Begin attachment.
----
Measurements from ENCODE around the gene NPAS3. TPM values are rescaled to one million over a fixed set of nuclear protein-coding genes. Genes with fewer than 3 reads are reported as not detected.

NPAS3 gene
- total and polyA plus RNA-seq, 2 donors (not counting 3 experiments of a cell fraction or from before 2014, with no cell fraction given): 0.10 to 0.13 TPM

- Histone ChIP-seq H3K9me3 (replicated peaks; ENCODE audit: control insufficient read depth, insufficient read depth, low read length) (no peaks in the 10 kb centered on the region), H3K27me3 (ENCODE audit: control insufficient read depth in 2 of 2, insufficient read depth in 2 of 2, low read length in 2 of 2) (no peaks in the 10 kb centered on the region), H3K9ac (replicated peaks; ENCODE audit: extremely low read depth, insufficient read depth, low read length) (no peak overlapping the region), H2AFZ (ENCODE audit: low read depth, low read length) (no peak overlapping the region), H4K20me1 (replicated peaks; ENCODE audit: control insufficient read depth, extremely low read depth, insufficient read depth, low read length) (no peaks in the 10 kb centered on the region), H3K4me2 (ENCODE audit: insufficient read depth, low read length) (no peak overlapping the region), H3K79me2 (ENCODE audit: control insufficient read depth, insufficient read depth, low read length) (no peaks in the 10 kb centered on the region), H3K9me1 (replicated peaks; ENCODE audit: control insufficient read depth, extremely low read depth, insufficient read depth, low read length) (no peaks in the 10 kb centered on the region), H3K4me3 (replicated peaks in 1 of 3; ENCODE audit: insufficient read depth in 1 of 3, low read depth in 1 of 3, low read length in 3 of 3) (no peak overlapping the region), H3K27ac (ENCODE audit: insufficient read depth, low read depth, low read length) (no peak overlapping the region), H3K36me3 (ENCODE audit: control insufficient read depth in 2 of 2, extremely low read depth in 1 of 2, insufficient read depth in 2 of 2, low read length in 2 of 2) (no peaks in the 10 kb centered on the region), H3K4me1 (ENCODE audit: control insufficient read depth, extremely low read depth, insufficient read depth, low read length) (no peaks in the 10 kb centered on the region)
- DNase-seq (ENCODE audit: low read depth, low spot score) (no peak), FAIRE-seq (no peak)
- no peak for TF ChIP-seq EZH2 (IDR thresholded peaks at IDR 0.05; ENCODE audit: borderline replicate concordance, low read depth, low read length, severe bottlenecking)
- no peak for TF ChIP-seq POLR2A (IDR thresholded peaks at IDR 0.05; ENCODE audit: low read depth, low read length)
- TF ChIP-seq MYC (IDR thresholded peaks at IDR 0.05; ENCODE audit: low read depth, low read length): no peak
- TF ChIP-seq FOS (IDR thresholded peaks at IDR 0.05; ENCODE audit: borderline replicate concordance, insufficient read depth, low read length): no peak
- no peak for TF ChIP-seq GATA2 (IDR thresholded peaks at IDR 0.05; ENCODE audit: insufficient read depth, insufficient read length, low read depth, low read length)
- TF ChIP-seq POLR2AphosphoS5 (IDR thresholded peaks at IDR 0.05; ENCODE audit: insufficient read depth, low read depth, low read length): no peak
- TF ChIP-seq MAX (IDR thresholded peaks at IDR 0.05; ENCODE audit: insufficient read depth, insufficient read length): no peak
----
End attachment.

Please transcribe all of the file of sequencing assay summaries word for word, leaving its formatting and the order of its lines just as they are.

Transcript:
Measurements from ENCODE around the gene NPAS3. TPM values are rescaled to one million over a fixed set of nuclear protein-coding genes. Genes with fewer than 3 reads are reported as not detected.

NPAS3 gene
- total and polyA plus RNA-seq, 2 donors (not counting 3 experiments of a cell fraction or from before 2014, with no cell fraction given): 0.10 to 0.13 TPM

- Histone ChIP-seq H3K9me3 (replicated peaks; ENCODE audit: control insufficient read depth, insufficient read depth, low read length) (no peaks in the 10 kb centered on the region), H3K27me3 (ENCODE audit: control insufficient read depth in 2 of 2, insufficient read depth in 2 of 2, low read length in 2 of 2) (no peaks in the 10 kb centered on the region), H3K9ac (replicated peaks; ENCODE audit: extremely low read depth, insufficient read depth, low read length) (no peak overlapping the region), H2AFZ (ENCODE audit: low read depth, low read length) (no peak overlapping the region), H4K20me1 (replicated peaks; ENCODE audit: control insufficient read depth, extremely low read depth, insufficient read depth, low read length) (no peaks in the 10 kb centered on the region), H3K4me2 (ENCODE audit: insufficient read depth, low read length) (no peak overlapping the region), H3K79me2 (ENCODE audit: control insufficient read depth, insufficient read depth, low read length) (no peaks in the 10 kb centered on the region), H3K9me1 (replicated peaks; ENCODE audit: control insufficient read depth, extremely low read depth, insufficient read depth, low read length) (no peaks in the 10 kb centered on the region), H3K4me3 (replicated peaks in 1 of 3; ENCODE audit: insufficient read depth in 1 of 3, low read depth in 1 of 3, low read length in 3 of 3) (no peak overlapping the region), H3K27ac (ENCODE audit: insufficient read depth, low read depth, low read length) (no peak overlapping the region), H3K36me3 (ENCODE audit: control insufficient read depth in 2 of 2, extremely low read depth in 1 of 2, insufficient read depth in 2 of 2, low read length in 2 of 2) (no peaks in the 10 kb centered on the region), H3K4me1 (ENCODE audit: control insufficient read depth, extremely low read depth, insufficient read depth, low read length) (no peaks in the 10 kb centered on the region)
- DNase-seq (ENCODE audit: low read depth, low spot score) (no peak), FAIRE-seq (no peak)
- no peak for TF ChIP-seq EZH2 (IDR thresholded peaks at IDR 0.05; ENCODE audit: borderline replicate concordance, low read depth, low read length, severe bottlenecking)
- no peak for TF ChIP-seq POLR2A (IDR thresholded peaks at IDR 0.05; ENCODE audit: low read depth, low read length)
- TF ChIP-seq MYC (IDR thresholded peaks at IDR 0.05; ENCODE audit: low read depth, low read length): no peak
- TF ChIP-seq FOS (IDR thresholded peaks at IDR 0.05; ENCODE audit: borderline replicate concordance, insufficient read depth, low read length): no peak
- no peak for TF ChIP-seq GATA2 (IDR thresholded peaks at IDR 0.05; ENCODE audit: insufficient read depth, insufficient read length, low read depth, low read length)
- TF ChIP-seq POLR2AphosphoS5 (IDR thresholded peaks at IDR 0.05; ENCODE audit: insufficient read depth, low read depth, low read length): no peak
- TF ChIP-seq MAX (IDR thresholded peaks at IDR 0.05; ENCODE audit: insufficient read depth, insufficient read length): no peak